On the other hand, one can't help but question the overtly manipulative nature of the decision. Robb, Catelyn, Grey Wind, and every single Northman not from Lord Roose Bolton's Dreadfort are all dead; is it a literal case of overkill to also include Talisa? When taken within the greater context of the ep, of almost having all the scattered remnants of House Stark be reunited - Bran and Rickon almost meet back up with Jon, while Robb and Cat almost come face-to-face one last time with Arya - there is already a certain threshold of emotional trauma that will undoubtedly leave vast swaths of the audience viscerally drained, if not outright catatonic. And beyond the question of diminishing returns, there is also that persnickety issue of necessity, which has long plagued the production in one form or another, whether it be the copious (extra) amounts of nudity or, perhaps most relevantly, the decision to consistently show infants being slaughtered (most notoriously in "The North Remembers" [episode 201] and "The Night Lands" ).
And placing such a huge focus on Talisa and her murdered fetus comes almost directly at the expense of another element that was so vital and so primal in A Storm of Swords: Catelyn Stark's complete break from reality.
Finally someone took the knife away from her. The tears burned like vinegar as they ran down her cheeks. Ten fierce ravens were raking her face with sharp talons and tearing off strips of flesh, leaving deep furrows that ran red with blood. She could taste it on her lips.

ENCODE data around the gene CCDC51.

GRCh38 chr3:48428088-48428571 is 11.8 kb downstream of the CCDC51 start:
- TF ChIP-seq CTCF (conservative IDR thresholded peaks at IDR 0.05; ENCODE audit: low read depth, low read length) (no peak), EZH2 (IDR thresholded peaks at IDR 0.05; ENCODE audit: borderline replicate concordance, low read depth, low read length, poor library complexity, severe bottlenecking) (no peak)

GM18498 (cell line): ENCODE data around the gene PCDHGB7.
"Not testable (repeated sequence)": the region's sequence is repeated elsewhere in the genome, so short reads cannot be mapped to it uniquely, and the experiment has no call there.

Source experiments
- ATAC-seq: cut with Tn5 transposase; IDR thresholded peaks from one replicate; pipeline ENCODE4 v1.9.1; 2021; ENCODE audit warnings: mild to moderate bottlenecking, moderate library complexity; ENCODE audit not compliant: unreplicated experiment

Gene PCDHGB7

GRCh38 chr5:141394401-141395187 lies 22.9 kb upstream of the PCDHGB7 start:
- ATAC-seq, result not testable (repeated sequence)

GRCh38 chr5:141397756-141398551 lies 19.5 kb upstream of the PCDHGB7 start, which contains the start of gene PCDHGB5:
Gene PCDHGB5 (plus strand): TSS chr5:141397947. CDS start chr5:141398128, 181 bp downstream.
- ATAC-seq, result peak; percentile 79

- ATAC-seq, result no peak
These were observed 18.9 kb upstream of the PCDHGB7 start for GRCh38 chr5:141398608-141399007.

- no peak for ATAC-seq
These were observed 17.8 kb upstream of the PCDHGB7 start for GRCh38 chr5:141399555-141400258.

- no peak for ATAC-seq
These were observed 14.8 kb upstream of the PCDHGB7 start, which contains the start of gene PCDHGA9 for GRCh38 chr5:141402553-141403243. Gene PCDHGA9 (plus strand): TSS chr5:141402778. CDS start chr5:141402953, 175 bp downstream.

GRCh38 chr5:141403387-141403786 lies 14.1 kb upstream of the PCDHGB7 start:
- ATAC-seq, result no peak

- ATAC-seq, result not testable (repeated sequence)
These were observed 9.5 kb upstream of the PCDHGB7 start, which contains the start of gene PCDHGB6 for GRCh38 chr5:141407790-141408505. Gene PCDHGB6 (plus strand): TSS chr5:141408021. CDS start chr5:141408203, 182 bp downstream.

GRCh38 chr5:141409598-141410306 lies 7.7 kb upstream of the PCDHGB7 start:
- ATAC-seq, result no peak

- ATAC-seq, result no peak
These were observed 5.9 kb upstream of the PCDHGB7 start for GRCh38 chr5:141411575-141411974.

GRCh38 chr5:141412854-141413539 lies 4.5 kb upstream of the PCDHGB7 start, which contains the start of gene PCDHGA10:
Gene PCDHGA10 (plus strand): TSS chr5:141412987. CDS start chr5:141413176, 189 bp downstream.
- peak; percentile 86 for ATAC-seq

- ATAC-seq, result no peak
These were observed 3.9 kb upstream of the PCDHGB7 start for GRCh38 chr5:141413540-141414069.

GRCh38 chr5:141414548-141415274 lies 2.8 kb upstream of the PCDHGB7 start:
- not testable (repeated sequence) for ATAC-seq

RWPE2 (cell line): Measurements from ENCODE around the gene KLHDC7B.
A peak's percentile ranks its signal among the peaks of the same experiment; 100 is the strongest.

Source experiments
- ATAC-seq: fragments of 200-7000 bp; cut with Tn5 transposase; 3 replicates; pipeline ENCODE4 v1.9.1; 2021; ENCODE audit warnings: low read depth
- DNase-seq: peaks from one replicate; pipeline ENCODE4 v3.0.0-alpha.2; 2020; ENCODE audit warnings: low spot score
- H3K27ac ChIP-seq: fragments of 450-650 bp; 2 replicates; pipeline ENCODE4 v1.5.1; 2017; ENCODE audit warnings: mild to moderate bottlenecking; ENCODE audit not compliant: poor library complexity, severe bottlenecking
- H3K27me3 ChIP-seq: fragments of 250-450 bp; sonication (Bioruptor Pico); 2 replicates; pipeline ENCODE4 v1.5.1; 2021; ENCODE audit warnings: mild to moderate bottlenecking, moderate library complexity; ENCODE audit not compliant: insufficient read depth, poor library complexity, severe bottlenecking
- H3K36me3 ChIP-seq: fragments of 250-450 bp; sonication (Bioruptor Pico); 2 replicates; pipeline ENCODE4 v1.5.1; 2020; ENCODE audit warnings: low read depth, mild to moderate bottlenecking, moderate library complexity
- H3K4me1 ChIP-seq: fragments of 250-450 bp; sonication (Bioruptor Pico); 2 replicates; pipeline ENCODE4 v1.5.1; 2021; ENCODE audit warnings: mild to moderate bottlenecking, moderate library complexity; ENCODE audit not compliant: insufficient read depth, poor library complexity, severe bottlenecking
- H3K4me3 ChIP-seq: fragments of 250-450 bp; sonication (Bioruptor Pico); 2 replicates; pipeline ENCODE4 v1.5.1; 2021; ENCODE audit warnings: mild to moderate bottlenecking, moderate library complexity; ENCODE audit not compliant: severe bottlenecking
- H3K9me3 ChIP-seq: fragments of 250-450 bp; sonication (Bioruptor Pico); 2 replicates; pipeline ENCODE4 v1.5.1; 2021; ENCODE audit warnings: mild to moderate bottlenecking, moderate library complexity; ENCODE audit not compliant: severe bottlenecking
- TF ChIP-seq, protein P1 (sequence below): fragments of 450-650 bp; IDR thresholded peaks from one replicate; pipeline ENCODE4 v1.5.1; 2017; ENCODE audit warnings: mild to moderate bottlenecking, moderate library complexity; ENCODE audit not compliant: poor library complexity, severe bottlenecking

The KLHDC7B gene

The white tears and the red ones ran together until her face was torn and tattered, the face that Ned had loved. Catelyn Stark raised her hands and watched the blood run down her long fingers, over her wrists, beneath the sleeves of her gown. Slow red worms crawled along her arms and under her clothes. It tickles. The made her laugh until she screamed. "Mad," someone said, "she's lost her wits," and someone else said, "Make an end," and a hand grabbed her scalp just as she'd done with [Walder's wife], and she thought, No, don't, don't cut my hair, Ned loves my hair. Then the steel was at her throat, and its bite was red and cold.
Her death wasn't planned - she was to have been taken captive along with her brother to ensure the good behavior of the river lords - but her murder of a Frey and her descent into some sort of hallucinatory madness forced Lord Walder's hand. It is the last raindrop in a storm full of unintended consequences or unforeseen events, which this novel had a higher concentrated dose of than any of its sister installments.
A tragic, disturbing, lingering death, though, "The Rains of Castamere" did have for Cat - in spades.
Previous Anatomy of a Throne Installments:
Marc N. Kleinhenz / Writer, Blogger
Marc N. Kleinhenz is the author of It Is Known: An Analysis of Thrones, an authoritative look at HBO's series with some help from the likes of Mo Ryan, James Poniewozik, and other big names in the Game of Thrones community.